TrustsPart of a well-crafted estate plan.


Trusts are an equitable tool that can allow the courts to come to a fair outcome despite the black letter of the law.

Frequently Asked Questions

How do I know if I have a trust?

There are two types of trust: express and implied. Express trusts require you intend to create a trust, so you would know. Implied trusts are imposed by the court, and often you would not know that it existed until someone talked to a lawyer and brought a claim.

What is a trustee?

A trustee is the person who holds the legal title for the benefit of someone else. They have responsibilities and obligations.

What is a beneficiary?

A beneficiary is the person who benefits from the trust. They do not have legal title, but they are supposed to enjoy the benefit of the trust.

What is a resulting trust?

The law presumes a bargain. If one person gives another person property without getting anything in return a resulting trust may form. What that means is the first person can request the property back.  The question is, what did the first person intend when they gave the property to the second person? If they intended the transfer to be a gift then it is a gift. If they did not intend the transfer to be a gift then the asset may be subject to a resulting trust.

    1. The classic example of this is: a child is buying a home. A parent gives the child 20% of the purchase price. The parent could intend the transfer to be a gift, loan, or investment.  If the parent intended the transfer to be a gift then it’s a gift. If the parent intended the transfer to be an investment or loan a resulting trust may form and the parents may have a 20% beneficial interest in the home.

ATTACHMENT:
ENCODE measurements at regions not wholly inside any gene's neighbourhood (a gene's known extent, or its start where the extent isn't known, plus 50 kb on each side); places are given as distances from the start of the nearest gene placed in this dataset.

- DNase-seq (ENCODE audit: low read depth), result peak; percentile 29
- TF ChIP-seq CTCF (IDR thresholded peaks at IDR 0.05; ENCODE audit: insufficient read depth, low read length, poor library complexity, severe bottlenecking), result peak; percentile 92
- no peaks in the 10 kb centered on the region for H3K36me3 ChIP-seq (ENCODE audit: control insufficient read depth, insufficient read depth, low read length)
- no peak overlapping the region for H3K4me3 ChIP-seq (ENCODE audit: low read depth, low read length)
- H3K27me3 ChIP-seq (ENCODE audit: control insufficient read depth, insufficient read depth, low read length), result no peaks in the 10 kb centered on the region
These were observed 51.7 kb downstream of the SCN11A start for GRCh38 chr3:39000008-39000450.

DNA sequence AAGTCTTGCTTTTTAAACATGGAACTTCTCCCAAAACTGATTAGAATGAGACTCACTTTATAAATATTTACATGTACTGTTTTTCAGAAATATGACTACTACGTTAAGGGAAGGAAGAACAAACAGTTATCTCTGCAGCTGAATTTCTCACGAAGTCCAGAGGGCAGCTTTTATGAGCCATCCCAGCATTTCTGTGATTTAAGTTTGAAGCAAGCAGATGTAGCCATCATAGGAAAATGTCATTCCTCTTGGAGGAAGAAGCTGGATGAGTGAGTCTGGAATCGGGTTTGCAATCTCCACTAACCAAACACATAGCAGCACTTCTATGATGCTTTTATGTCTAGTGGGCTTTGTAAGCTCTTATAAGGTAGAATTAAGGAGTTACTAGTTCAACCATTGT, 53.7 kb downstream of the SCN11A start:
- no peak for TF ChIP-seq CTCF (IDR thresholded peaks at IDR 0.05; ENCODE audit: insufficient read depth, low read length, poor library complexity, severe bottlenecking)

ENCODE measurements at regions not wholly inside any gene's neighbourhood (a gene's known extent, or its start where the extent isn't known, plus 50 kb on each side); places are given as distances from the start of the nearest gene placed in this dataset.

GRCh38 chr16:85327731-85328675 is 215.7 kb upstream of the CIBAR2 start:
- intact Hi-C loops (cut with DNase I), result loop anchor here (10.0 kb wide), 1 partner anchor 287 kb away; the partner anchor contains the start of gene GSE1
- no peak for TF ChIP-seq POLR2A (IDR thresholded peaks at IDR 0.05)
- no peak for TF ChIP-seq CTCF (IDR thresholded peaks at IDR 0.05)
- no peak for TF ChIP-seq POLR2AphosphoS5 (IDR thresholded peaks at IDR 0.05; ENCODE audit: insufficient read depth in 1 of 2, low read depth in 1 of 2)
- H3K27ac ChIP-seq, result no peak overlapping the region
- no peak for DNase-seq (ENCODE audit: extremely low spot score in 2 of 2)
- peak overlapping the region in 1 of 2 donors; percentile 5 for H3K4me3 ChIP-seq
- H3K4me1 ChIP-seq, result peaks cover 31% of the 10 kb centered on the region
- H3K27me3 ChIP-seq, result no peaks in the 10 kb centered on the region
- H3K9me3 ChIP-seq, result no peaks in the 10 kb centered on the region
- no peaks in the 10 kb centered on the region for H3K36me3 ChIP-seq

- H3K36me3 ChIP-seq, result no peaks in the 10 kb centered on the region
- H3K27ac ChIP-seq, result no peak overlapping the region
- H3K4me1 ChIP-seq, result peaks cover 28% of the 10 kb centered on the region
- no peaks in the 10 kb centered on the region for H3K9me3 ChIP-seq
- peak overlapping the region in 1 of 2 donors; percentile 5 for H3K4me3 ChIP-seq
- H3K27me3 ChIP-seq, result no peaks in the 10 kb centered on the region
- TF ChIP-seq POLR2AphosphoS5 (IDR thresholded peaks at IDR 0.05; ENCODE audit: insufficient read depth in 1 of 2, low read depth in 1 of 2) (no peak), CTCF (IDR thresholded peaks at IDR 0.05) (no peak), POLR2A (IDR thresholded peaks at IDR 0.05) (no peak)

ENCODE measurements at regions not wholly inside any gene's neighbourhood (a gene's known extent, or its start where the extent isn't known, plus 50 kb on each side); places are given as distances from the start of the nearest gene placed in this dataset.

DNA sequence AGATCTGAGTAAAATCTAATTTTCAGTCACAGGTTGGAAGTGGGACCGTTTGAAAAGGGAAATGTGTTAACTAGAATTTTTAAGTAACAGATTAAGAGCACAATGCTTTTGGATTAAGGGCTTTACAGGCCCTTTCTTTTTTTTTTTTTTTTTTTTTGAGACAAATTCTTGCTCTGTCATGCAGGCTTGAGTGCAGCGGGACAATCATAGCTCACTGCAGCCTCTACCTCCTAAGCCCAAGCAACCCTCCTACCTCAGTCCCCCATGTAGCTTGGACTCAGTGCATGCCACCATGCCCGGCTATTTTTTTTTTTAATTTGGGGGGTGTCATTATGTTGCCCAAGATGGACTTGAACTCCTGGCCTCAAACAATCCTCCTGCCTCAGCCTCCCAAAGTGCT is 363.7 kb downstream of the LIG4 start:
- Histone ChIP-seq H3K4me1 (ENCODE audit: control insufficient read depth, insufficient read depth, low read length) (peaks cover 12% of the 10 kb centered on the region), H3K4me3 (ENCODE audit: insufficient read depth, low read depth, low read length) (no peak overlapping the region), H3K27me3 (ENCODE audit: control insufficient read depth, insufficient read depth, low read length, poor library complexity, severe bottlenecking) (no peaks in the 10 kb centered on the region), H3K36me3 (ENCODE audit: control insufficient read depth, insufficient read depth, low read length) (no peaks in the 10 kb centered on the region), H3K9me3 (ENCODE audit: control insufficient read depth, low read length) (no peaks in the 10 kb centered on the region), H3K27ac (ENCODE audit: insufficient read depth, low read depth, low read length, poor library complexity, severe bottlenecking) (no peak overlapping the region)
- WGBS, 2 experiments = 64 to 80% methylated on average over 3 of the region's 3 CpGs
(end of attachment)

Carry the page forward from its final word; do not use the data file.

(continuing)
With a resulting trust, how do you know what was intended at the time of the transfer?

That is the hard part. The question is, what evidence is there of the transferor’s intention?

With a resulting trust, what happens if there is no evidence of the transferor’s intention?

If a person transferred property without receiving anything in return there is a presumption of resulting trust. What that means is that it is up to the recipient to prove the transfer was a gift. If they fail to prove it was a gift then the court will recognize the resulting trust.

What is a constructive trust?

A Constructive trust is a trust that can be imposed by a court when a party has been wrongfully denied its rights. Often a constructive trust arises to cure unjust enrichment. For example,

    1. Harry and Llyod are friends. Harry intends to transfer money to Shay but accidentally transfers it to Lloyd. If Llyod keeps the money he has been unjustly enriched. Harry has a constructive trust claim against the money received by Lloyd.
    2. Jane lives next door to Katherine. Jane helps Katherine with her garden for 9 years.  Katherine shares all the tomatoes from the garden with Jane. In the 10th year Jane does the work, but Katherine keeps the tomatoes. Jane has a constructive trust claim against the tomatoes. She did the work expecting the reward but was unjustly denied.
What is an express trust?

An express trust is formed when you intended to create a trust. For these trusts to form there must be certainty of intention, subject matter, and object. It is best described with an example:

    1. If Henry tells Lloyd he holds the house at 1234 Fake street on trust for the benefit of Lloyd: the house at 1234 Fake street is the subject matter, Lloyd is the object, and it is clear from the use of the word “trust” that Harry intended to create a trust.

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